The Old Town
A UNESCO World Heritage site, The Old Town of Kotor was built between the 12th and 14th centuries and it’s a beautiful monument itself. So, the first thing to do is wander the narrow, romantic streets of this historic gem of a town. Every corner of the old town hides a story just waiting to be told. Time stands still, so while passing under ornate balconies you yourself will be part of the magical scene. The Venetian saying: ‘’Tu me costi come i muri de Cattaro’’ (‘You cost me as much as the walls of Kotor’) perfectly describes the energy of the place.
Despite being a major tourist attraction, Kotor hasn’t lost its authentic charm. Kotor locals still meet in the town for coffee with friends, and laundry strung between stone buildings is a reminder that the ancient town is a living city.
Grab a wild strawberry or pomegranate gelato at Salvatore and explore the old town’s magical alleys.
San Giovanni Fortress
After exploring the magic of The Old Town it’s time to see those stunning streets from a different perspective. Climb the fortress of San Giovanni (also known as Saint John and Sveti Ivan) and the spectacular view of The Old Town and The Boka bay will truly take your breath away. The 1355 steps to the top of the fortress take you past a 15th century church, ruins of military buildings and finally to the top of the fortress, where a castle once stood. Aside from bragging rights after conquering the challenging hike, people come for the stunning views over the Bay of Kotor. And they’re worth every step.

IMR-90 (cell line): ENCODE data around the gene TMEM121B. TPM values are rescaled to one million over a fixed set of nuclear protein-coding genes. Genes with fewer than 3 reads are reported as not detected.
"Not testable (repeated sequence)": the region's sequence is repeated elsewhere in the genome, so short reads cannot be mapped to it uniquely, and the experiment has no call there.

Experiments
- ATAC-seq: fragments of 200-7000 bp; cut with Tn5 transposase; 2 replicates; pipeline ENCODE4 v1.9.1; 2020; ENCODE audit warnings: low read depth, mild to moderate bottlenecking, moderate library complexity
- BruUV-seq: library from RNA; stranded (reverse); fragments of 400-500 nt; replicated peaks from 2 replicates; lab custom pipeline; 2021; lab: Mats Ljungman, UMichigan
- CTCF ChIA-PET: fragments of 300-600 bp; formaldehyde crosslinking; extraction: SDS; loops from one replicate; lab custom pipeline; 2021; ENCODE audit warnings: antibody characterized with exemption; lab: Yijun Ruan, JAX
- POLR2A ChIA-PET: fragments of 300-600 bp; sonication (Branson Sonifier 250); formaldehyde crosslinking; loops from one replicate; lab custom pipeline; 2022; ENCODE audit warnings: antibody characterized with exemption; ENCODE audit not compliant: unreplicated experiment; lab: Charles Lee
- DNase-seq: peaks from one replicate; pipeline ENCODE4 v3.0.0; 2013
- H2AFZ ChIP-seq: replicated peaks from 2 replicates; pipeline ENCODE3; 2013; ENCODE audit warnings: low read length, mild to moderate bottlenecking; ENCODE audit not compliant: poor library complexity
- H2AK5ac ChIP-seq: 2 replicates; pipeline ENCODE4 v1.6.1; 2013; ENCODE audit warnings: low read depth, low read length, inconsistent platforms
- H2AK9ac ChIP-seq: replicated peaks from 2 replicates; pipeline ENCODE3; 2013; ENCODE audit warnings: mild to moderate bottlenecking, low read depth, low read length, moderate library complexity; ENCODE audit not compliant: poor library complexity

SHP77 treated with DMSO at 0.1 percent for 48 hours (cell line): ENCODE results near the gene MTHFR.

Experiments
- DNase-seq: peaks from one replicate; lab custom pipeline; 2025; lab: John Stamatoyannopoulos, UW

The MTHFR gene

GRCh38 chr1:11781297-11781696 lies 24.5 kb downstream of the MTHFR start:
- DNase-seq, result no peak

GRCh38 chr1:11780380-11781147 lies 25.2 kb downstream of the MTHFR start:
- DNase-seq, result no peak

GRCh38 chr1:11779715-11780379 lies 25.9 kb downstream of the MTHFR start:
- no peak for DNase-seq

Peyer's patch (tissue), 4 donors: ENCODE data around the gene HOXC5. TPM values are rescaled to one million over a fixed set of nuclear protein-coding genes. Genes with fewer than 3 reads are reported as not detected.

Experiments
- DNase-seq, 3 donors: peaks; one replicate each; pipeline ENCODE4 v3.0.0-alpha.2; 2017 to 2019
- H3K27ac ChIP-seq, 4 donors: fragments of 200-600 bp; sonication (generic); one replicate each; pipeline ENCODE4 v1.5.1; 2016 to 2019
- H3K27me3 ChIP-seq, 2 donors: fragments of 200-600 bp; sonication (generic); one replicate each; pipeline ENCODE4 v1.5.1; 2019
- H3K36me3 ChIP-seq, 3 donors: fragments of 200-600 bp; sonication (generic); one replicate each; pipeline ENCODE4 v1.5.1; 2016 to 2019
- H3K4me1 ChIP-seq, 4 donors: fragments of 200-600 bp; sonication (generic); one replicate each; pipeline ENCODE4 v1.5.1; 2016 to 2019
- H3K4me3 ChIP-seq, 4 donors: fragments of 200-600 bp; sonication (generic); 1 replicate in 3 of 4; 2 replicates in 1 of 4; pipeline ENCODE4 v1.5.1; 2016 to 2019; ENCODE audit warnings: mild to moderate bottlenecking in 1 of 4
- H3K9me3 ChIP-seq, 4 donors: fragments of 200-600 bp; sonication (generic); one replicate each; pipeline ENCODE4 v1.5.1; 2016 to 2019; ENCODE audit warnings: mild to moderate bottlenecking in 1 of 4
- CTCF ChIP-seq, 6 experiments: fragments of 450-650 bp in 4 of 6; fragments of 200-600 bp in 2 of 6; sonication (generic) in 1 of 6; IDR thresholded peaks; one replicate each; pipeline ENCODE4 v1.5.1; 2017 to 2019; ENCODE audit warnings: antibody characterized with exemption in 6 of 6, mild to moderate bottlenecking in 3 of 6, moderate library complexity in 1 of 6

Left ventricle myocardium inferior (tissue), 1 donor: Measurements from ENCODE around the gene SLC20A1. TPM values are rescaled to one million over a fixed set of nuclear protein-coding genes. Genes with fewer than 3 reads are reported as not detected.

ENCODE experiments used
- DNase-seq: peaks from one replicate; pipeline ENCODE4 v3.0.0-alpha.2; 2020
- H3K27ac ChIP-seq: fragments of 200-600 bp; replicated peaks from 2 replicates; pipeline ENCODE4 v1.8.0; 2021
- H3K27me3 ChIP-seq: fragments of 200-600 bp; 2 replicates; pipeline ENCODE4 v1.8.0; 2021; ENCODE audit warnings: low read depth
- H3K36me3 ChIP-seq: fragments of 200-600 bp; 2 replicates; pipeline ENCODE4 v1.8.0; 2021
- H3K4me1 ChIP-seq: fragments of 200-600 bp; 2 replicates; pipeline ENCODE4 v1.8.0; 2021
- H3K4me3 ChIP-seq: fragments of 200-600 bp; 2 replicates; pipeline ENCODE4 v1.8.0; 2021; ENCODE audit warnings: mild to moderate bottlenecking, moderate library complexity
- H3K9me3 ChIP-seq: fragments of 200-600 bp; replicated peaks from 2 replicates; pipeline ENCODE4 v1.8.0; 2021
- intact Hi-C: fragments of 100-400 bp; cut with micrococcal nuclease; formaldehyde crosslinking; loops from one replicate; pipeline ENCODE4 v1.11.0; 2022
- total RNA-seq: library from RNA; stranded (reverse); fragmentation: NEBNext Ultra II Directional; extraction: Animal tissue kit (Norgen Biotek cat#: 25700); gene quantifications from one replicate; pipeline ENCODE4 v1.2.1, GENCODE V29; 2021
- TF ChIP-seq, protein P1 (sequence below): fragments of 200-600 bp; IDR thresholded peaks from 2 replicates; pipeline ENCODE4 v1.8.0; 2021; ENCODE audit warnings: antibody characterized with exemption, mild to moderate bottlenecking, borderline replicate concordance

Cat Museum of Kotor
When you visit Kotor you can’t miss the town’s cats. Cat have always been a part of Kotor and now the Cats Museum of Kotor is a tribute to peoples’ love of their felines. The museum exhibits are from a huge collection which was donated by the Italian Countess Francesca di Montereale Mantica. There are postcards, posters, medals and sometimes live exhibits.
If you can’t get your fix of feline worship in the museum, head over to Kotor’s Cats by the Church of Saint Mary Collegiata (Crkva Svete Marije Koleđate) in Wood Square (Trg od drva) where there are always cats only too happy to be worshipped for a few minutes.
Saint Tryphon’s Cathedral
Saint Tryphon’s Cathedral (Sveti Tripun) is one of only two Roman Catholic Cathedrals in Montenegro. Saint Tryphon’s relics are kept in the cathedral and Saint Tryphon is the protector of Kotor. One of the surprising facts about Montenegro is that the saint’s relics were originally on their way to Dubrovnik from Constantinople, modern-day Istanbul, but didn’t get any further than Kotor.
For a couple of euros visitors can visit the inside of the church. Not to be missed is the upper floor which has a beautiful collection of local dress, weapons and artefacts. The upstairs balcony is also the perfect place to snap a few pics of the town.
Saint Nicholas’ Church